Just a bit of light exercise every week, such as walking or gardening, can reduce the risk of developing kidney stones by nearly one third, a new study finds.
Four hours of gardening, three hours of walking, or one hour of jogging every week was enough to radically reduce the risk of the painful condition, which sometimes can require surgery.
Prior research has already linked obesity, diabetes, metabolic syndrome, and cardiovascular disease with an increased chance of developing kidney stones.
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Dr. Mathew Sorensen and his colleagues at the University of Washington School of Medicine studied 84,225 postmenopausal women participating in the Women's Health Initiative, which has been gathering information such as dietary intake and physical activity in women since the 1990s.
The researchers recommend three hours of average walking at 2-3 mph, four hours of light gardening, or one hour of moderate jogging at 6 mph. Also, the team found that consuming more than 2,200 calories per day increased the risk of developing kidney stones by up to 42 percent.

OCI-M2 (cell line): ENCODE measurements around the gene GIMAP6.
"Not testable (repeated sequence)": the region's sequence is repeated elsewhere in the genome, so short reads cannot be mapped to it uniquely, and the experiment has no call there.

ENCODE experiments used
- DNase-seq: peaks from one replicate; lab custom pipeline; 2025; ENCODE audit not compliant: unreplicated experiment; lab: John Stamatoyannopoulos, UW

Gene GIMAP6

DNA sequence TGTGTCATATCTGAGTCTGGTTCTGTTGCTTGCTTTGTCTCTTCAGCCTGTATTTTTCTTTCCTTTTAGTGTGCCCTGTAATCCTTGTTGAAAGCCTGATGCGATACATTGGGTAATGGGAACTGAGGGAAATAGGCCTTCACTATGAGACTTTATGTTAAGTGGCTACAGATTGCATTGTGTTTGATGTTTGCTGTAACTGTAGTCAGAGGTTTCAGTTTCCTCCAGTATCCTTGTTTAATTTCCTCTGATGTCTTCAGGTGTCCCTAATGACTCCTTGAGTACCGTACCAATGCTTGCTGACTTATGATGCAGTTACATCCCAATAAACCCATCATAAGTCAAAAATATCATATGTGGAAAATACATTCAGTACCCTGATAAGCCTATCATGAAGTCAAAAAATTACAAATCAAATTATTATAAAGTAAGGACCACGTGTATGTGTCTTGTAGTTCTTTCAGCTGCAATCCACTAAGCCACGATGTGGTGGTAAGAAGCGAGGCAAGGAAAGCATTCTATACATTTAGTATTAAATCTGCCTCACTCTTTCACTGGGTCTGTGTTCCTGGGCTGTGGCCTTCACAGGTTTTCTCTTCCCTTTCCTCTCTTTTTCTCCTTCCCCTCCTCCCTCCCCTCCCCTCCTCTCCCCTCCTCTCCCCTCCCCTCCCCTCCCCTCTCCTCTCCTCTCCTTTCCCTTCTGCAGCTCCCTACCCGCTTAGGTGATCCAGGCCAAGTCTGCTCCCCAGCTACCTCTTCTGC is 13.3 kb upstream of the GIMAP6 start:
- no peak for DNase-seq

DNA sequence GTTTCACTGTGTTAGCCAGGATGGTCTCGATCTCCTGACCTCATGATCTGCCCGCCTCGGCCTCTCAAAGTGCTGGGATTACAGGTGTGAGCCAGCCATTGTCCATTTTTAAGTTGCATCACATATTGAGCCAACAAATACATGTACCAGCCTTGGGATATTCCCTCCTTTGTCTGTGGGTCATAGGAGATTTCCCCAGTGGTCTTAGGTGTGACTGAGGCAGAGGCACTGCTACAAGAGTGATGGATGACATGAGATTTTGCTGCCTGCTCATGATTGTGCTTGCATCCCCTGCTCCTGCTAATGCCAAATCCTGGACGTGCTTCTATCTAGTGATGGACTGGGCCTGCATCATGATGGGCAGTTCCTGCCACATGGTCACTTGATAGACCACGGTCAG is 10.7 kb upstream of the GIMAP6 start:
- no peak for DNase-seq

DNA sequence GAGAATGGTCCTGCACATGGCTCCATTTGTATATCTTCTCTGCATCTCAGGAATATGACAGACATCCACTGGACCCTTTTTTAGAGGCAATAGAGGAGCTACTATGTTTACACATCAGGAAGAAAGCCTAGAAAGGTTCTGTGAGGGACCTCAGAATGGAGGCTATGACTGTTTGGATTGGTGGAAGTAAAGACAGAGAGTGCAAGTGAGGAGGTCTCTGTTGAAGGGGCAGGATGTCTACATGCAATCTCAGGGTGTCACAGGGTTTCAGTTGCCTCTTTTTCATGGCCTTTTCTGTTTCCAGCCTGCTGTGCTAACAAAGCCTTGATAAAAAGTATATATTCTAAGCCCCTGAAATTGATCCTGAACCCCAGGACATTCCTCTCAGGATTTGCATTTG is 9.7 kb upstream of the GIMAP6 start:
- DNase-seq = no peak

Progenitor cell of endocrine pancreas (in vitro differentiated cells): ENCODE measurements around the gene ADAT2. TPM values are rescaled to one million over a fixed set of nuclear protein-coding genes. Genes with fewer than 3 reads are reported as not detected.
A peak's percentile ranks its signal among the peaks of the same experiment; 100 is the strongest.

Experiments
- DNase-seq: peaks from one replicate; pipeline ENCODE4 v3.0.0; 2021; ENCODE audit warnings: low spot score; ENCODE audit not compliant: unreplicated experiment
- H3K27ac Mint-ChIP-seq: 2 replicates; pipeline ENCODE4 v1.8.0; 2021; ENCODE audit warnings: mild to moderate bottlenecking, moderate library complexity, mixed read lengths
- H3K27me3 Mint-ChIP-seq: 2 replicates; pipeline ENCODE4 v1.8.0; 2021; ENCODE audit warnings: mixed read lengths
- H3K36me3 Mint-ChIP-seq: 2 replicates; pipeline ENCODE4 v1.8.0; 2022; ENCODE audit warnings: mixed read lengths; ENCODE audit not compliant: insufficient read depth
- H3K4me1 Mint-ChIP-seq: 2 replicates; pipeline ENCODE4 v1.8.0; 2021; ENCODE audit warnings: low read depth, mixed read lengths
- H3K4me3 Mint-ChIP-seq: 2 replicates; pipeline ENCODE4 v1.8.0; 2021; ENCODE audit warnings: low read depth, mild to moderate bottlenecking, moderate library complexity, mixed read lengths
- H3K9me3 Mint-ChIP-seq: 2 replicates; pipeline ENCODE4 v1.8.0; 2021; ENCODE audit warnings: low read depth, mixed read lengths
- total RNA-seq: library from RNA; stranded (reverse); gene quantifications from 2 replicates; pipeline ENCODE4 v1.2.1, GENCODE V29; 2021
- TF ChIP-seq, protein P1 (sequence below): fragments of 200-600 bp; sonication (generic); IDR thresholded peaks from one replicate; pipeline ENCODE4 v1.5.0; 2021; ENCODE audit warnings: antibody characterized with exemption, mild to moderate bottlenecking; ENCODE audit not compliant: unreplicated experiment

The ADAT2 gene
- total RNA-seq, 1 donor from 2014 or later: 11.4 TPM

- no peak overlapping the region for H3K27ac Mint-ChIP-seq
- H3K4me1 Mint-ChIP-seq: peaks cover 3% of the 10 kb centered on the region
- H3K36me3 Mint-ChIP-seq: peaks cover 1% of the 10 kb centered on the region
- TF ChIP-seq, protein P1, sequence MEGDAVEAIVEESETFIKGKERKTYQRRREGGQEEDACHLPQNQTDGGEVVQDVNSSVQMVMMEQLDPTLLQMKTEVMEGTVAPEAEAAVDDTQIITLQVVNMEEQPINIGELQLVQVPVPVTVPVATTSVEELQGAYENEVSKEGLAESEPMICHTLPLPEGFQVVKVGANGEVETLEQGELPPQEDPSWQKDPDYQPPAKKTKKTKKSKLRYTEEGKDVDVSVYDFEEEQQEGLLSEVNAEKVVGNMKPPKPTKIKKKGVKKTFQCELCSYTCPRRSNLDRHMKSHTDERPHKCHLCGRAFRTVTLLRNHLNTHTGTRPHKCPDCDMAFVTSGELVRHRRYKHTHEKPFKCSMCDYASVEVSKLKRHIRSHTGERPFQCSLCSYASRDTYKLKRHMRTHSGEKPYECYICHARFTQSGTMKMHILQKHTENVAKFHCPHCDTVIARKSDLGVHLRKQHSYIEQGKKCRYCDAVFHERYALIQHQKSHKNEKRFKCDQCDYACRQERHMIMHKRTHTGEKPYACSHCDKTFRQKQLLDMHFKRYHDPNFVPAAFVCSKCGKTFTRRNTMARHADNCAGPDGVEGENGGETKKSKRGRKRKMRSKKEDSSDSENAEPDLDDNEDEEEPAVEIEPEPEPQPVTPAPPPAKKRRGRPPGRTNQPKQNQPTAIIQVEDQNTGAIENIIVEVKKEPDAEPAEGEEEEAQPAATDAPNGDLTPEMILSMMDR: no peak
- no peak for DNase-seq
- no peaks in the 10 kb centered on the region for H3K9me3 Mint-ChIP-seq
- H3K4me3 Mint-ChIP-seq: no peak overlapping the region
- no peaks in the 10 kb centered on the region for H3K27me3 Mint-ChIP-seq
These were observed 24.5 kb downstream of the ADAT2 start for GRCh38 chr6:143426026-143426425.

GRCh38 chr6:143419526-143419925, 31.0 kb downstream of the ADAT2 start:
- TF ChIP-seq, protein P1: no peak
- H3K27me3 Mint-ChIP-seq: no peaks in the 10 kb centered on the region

"Even small amounts of exercise may decrease the risk of kidney stones -- it does not need to be marathons, as the intensity of the exercise does not seem to matter," Sorensen said.
"Being aware of calorie intake, watching their weight, and making efforts to exercise are important factors for improving the health of our patients overall, and as it relates to kidney stones."
The study was published online last week in the Journal of the American Society of Nephrology